Damien Hirst diamond set skull
‘For the Love of God’
Bentley & Skinner collaborated with Damien Hirst to produce his masterpiece, ‘For the Love of God’. This unique work of art is a faithful copy of an original human skull, cast in 2,156 grams of platinum and set with 8,601 perfect diamonds. This is the largest diamond piece to be commissioned since the Crown Jewels. It is set with 1,106.18 carats of the finest quality ethically-sourced brilliant-cut diamonds.
The forehead of the skull is mounted with a magnificent internally flawless light fancy pink pear-shaped brilliant-cut diamond weighing 52.40 carats, surrounded by fourteen D flawless white brilliant-cut pear-shaped diamonds, weighing a total of 37.81 carats. The work bears the signature of Damien Hirst and the London platinum hallmark of 2007.
The jaws of the platinum skull have been set with the teeth extracted from the original skull which was bought from a London taxidermy & natural history artefacts shop in 2005. It proved to be that of a male of European ancestry who died in his mid-thirties. Radiocarbon results date the skull somewhere between 1720 and 1810.
The large pear-shaped diamond, called the Skull Star, in the centre of the forehead is a magnificent gemdisplaying a delicate blush of pale rose pink. It ranks amongst the most significant and exceptional coloured diamonds in the world. In fact, it is the largest recorded pear-shaped pink diamond in existence. The original crystal weighed 129.81 carats and was cut in Antwerp into a perfect flawless pear-shape stone weighing 52.40 carats. Though perhaps not the largest of all diamonds found, it nonetheless holds its unique status in history as being the largest diamond ever to be used in a work of art. It is also the first diamond of its size and importance to have been acquired and named by an artist. In designing the Skull, Mr Hirst had always envisioned incorporating a ‘third eye’, a symbolic organ of spiritual perception and one of the higher chakras, in the centre of the forehead, and it was by extraordinary chance that this beautiful diamond fitted perfectly.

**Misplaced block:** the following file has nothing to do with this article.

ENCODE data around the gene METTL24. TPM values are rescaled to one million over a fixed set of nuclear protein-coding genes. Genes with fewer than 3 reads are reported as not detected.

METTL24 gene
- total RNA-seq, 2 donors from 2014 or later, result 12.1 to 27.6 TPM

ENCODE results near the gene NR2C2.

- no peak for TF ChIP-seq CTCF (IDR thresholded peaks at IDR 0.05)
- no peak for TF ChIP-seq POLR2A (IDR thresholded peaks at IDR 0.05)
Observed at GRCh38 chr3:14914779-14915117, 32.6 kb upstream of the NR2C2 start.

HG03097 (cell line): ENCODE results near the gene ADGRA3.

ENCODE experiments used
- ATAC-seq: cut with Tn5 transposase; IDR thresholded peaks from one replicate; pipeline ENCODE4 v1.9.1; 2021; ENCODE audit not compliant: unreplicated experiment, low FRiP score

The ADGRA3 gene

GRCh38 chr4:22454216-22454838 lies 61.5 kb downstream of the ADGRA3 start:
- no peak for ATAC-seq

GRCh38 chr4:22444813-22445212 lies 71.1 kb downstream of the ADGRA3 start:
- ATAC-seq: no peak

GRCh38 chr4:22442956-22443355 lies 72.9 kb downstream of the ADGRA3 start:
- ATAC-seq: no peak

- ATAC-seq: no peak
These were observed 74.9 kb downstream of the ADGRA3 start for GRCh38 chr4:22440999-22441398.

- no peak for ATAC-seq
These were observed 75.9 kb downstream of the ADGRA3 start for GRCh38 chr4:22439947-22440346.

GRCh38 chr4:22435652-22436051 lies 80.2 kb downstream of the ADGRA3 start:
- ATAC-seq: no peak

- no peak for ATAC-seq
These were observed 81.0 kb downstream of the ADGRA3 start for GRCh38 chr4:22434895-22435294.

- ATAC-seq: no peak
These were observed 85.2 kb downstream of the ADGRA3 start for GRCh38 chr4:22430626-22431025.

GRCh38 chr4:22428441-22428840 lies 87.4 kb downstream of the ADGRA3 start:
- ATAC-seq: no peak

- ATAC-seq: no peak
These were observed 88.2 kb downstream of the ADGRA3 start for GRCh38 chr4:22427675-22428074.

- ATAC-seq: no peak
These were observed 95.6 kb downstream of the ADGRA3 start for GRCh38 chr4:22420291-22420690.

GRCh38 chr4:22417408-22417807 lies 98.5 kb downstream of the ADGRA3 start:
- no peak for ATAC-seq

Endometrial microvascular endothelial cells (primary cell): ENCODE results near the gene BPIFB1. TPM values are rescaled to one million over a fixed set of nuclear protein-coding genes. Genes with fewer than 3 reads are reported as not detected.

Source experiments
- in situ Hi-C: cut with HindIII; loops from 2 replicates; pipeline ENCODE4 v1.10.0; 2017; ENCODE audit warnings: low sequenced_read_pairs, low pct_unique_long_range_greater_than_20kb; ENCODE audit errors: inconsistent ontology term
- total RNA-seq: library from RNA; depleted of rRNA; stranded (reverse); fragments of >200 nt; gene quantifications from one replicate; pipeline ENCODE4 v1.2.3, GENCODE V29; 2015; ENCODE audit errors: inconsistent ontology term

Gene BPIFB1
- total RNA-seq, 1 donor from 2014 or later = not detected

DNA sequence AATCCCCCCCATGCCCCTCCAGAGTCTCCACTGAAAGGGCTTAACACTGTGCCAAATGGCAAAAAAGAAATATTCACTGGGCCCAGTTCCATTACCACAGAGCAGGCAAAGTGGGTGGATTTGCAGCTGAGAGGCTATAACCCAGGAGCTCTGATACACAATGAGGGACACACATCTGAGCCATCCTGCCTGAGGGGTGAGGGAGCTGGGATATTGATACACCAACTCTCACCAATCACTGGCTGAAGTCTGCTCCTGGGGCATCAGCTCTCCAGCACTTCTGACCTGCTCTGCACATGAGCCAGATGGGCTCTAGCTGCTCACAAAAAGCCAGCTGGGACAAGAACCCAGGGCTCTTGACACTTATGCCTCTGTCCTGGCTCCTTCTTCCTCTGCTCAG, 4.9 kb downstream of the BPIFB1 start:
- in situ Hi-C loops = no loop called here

At the time it was offered to Mr Hirst, it was suggested that he might wish to entitle it the ‘Hirst Diamond’ but he thought it more fitting to name it the ‘Skull Star’. Bentley & Skinner Managing Director Mark Evans said at the time, ‘This commission has been an extraordinary challenge, and a privilege and joy to fulfil. My staff and I understood the enormity of the task we had taken on, but were thrilled to help turn an artist’s dream into reality. It was Mr Hirst’s insistence that only the finest materials and workmanship should be used and that was the driving force behind this exciting project’. Whilst Damien Hirst said, ‘I could only have ever imagined creating the diamond skull with Bentley & Skinner of Bond Street because they are a company associated with quality over cash, and the finished object is far beyond my wildest expectations. It was a massive project for everyone at Bentley & Skinner and 18 months in the making – god knows how they did it with smiles through the blood, sweat and tears’. ‘For the Love of God’ was originally exhibited in Damien Hirst’s show ‘Beyond Belief’ at the White Cube gallery in London from the 3rd June to 7th July 2007. It has since been on display in the Rijksmuseum in Amsterdam, and the town hall in Florence. It can currently be viewed at the Tate Modern exhibition ‘Damien Hirst’ where it is displayed in the Turbine Room until the 24th June.